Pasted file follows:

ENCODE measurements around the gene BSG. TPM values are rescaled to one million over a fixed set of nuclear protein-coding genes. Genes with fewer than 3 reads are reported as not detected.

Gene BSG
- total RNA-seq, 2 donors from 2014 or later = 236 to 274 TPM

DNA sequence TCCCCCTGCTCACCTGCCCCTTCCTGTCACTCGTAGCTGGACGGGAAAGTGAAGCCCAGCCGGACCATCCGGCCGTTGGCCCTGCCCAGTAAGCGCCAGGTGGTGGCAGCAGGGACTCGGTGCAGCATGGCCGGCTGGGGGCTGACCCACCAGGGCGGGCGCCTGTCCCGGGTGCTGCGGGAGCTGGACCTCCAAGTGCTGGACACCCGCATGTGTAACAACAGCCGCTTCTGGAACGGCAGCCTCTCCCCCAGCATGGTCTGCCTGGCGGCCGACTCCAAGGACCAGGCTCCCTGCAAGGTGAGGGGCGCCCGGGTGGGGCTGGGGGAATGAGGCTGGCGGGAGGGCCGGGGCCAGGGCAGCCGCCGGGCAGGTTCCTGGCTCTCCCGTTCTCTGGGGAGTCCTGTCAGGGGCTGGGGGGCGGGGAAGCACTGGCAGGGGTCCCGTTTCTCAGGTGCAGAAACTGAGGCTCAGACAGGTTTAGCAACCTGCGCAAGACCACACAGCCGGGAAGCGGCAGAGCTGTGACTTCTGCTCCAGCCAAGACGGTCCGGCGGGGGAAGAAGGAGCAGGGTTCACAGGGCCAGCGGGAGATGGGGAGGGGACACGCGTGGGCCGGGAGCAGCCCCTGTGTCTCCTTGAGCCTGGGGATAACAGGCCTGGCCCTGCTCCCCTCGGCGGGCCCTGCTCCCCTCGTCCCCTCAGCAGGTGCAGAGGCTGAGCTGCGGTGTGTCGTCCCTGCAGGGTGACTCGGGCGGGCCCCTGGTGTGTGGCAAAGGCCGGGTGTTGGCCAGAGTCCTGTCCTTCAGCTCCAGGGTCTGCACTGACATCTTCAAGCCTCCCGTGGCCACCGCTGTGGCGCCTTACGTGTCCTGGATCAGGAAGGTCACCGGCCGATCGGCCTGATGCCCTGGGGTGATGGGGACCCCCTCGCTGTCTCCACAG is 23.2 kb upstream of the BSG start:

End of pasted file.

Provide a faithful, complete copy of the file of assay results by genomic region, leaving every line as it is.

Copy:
ENCODE measurements around the gene BSG. TPM values are rescaled to one million over a fixed set of nuclear protein-coding genes. Genes with fewer than 3 reads are reported as not detected.

Gene BSG
- total RNA-seq, 2 donors from 2014 or later = 236 to 274 TPM

DNA sequence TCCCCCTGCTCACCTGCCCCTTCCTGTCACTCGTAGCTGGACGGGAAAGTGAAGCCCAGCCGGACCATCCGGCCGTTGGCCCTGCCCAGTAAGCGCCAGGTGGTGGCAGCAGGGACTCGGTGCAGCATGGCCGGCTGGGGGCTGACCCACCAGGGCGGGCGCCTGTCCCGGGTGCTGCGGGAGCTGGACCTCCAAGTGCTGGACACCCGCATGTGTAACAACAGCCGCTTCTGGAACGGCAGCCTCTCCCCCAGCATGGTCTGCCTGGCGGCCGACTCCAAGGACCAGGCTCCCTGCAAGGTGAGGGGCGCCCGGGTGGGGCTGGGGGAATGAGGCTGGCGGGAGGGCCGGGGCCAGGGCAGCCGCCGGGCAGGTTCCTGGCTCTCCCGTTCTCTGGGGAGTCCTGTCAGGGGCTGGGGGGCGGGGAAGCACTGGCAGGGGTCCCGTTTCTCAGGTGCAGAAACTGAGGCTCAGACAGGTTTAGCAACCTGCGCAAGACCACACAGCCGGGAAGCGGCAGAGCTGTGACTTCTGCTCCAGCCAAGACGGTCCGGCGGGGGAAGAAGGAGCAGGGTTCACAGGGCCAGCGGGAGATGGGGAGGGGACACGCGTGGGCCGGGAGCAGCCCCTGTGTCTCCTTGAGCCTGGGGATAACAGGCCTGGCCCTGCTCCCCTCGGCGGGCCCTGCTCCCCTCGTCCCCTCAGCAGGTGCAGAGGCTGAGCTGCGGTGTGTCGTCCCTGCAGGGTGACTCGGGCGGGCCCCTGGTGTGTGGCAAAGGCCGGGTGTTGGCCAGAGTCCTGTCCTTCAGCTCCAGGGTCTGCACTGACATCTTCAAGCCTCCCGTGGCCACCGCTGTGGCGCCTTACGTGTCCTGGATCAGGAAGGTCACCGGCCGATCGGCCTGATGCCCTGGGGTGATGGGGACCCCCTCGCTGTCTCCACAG is 23.2 kb upstream of the BSG start: